I asked these questions, or rather I tried to, by emailing to the email address that sent out the message. Of course I got a "Delivery Status Notification (Failure)" containing: "Hello fc@angeltoexit.com, We're writing to let you know that the group you tried to contact (acceleratorapps) may not exist, or ..."

The texting application built into the site hasn't responded to my request from the 22nd, (or from 2016 for that matter), so I decided to find the contact information for something that might work, working my way up the stack to the ultimate "info@" email address for generic contacts.

Here is what they replied:

So now I knew enough. I stopped the process to hire new folks to keep up, readjusted my models to reflect the updated reality, and engaged the provider in a discussion of how to optimize my ingest performance. I also decided to set an expiration date of every month so as to produce a cleaner monthly cycle of business for potential applicants (but I did not act on this decision at that time). I finally managed to control my overreaction (in this case).

But the story didn't end there.

Of course the investigative process had its side effects. The only person who ever appears to be interacting with anyone at Gust is the person who got my inquiry and decided to "look into" my incubator. He told me that if I acted to change the application process to reflect the monthly nature of accepting applicants, it would be a violation of the terms of services and he would cut me off. So I naturally responded by clarifying that in the technical sense I have a cadre of companies every month, and that now that he notified me of the requirement, I would have to change it to meet the terms of service - but that if I did change it, he had already told me that he would terminate my account. So what was I to do?

Of course his response was to tell me that he investigated my site and determined that Angel to Exit is not an "accelerator" indicating:

Of course this is pure BS. No complaints had ever been identified to me via Gust, and when I identified that to them, I got the usual no response. And what does it mean "against team members"? We don't have any that I am aware of. But then the terms of service don't identify anything regarding the definition of an "incubator", "accelerator", or anything else. And by the way, every "accelerator" is a 3rd party to Gust, and we are a "principal funder" and "principal program".

But let's get to the real point. I pissed them off by trying to figure out what they did. So the person on the other end decided to be a pain. And of course my "program" was still there!? Perhaps I was suffering from their inefficiency again.

Now here is where others would probably leave well enough alone. Actually, most would have done so far earlier. But then what is this article about? Gust has a phone number (if you look hard enough for it) at 1+212-228-8770 - the corporate headquarters. So naturally, I decided to call to gain clarity around the situation. After all, when you have nothing, you have nothing to lose. Of course I downloaded all the data from my account first. I may be foolish, but I am not stupid...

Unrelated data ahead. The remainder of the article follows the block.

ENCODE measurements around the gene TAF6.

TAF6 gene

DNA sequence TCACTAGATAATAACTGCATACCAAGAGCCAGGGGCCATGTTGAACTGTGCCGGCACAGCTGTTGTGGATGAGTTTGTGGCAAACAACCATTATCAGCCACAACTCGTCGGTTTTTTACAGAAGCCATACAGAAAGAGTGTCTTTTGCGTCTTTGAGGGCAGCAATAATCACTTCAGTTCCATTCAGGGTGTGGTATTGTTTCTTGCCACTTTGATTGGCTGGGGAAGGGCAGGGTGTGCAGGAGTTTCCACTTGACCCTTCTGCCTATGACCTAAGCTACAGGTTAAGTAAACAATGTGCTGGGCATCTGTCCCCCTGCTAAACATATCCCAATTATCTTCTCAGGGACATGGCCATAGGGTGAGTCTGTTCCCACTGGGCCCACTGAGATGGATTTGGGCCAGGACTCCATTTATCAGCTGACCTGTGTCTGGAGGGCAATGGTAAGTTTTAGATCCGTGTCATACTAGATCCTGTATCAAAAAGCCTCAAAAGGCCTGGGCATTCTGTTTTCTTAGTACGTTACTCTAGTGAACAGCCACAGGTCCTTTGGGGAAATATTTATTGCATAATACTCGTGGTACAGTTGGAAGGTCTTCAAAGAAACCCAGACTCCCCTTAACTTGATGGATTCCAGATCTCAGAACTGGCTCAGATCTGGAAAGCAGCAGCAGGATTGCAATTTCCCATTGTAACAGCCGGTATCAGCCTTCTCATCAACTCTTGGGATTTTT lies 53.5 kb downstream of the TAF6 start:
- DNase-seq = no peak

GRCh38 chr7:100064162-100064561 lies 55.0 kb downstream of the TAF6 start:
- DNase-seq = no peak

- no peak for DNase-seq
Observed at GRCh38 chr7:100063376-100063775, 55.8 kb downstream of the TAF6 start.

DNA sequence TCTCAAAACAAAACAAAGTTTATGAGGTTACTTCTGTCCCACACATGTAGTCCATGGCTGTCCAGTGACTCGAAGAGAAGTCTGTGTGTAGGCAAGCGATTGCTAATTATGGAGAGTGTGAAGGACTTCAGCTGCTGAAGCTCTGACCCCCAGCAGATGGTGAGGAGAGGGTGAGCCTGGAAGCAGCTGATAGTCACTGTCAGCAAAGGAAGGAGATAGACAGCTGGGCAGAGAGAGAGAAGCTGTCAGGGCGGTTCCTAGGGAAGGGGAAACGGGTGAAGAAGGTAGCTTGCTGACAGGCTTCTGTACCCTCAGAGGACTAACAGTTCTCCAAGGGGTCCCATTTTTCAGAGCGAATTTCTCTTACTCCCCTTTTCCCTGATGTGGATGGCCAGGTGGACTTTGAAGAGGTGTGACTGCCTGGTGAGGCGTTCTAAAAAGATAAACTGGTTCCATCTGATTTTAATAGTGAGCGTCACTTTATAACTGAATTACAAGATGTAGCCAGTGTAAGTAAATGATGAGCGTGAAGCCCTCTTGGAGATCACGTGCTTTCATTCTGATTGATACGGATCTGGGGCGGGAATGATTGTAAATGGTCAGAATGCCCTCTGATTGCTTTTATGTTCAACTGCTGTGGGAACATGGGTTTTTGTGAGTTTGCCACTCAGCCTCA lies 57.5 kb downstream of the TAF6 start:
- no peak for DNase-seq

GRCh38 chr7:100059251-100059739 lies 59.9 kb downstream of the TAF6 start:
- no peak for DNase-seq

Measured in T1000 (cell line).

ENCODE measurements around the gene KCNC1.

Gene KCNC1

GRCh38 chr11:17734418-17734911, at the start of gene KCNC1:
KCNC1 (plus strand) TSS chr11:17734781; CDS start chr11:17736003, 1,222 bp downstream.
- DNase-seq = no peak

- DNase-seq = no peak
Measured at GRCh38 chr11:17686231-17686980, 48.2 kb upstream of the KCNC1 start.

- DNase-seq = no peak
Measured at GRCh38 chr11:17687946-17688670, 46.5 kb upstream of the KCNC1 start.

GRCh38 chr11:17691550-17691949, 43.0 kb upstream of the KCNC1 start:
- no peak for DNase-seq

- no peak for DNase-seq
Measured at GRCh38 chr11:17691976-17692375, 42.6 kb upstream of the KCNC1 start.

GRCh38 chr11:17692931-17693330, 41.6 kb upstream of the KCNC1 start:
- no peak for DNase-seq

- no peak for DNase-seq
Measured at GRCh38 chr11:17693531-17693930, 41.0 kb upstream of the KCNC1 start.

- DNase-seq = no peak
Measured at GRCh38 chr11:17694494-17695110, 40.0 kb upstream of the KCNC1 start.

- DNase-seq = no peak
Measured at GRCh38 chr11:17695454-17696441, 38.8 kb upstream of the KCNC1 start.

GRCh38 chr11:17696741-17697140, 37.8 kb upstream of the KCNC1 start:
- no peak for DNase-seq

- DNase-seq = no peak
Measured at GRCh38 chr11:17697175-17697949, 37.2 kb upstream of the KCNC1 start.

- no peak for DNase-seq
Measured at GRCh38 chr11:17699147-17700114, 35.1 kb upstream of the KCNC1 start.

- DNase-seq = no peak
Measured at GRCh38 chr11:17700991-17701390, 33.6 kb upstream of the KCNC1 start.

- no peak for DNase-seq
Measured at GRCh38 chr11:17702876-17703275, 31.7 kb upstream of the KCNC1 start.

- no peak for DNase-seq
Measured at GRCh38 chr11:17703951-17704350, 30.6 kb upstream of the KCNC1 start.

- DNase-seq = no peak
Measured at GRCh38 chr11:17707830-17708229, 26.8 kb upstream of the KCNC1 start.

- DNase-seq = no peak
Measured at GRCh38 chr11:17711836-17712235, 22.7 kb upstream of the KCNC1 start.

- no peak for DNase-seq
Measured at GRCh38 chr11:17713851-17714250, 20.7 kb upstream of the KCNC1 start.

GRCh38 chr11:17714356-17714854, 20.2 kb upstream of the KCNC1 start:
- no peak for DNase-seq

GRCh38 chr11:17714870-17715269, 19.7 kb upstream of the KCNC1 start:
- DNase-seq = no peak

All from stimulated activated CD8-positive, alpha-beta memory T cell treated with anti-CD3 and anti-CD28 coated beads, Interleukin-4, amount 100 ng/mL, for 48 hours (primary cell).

The support process:

So I called between 9 and 5 Eastern time on the following Monday, and found that I could either dial by name or ... no other options. So I looked up the CEO's first name (David) and dialed the numbers for "dave" and managed to get an actual human (the CEO probably doesn't take his own calls like I do, but then I'm not running a company with millions of people communicating, but I figured at least I could leave a message). I had a pleasant enough communication with her, and I got the email address of a support person (not the person I had been communicating with), and emailed a history of the relevant emails asking in particular:

I was told that they usually get back the same day, so I sent at 2018-01-08 @ 0825 ...

On 2018-01-11 @ 0626 (after 9AM in New York where Gust is), I tried calling again, having heard no response. I got voice mail which I left, and did a resend. "Trying again after no response since Monday." ...

In the meanwhile, I tried to engage with Proseeder and Angel.co to generate leads that way. Angel.co, after some online messing around, managed to allow me to set up some questions but not the ones I wanted and all open answers instead of multiple choice (in some cases this halps me a lot). Proseeder set up a call with a representative for 2018-01-09 to discuss the concept - but that morning before the call, they cancelled the call and told me to schedule again for next week. I did that of course...

I will not bore you

Here's the bottom line:

In summary

At the end of the day, a successful entity needs to be able to control its processes and in the larger sense, itself. More is not always better, and scaling too fast can be a big problem. Ready, fire, aim is generally problematic.

Measuring things is important to business maturity, and getting self control in times of change, while it may lose you some business, is more likely to save you time, money, and improve your business.

I am a big fan of good luck. But "luck favors the prepared (mind)" ["Luck favors the prepared" - Edna (The Incredibles) based on a far older expression: "Chance favors only the prepared mind." - Louis Pasteur Lecture, University of Lille (7 December 1854)]. Be prepared!

Copyright(c) Fred Cohen, 2018 - All Rights Reserved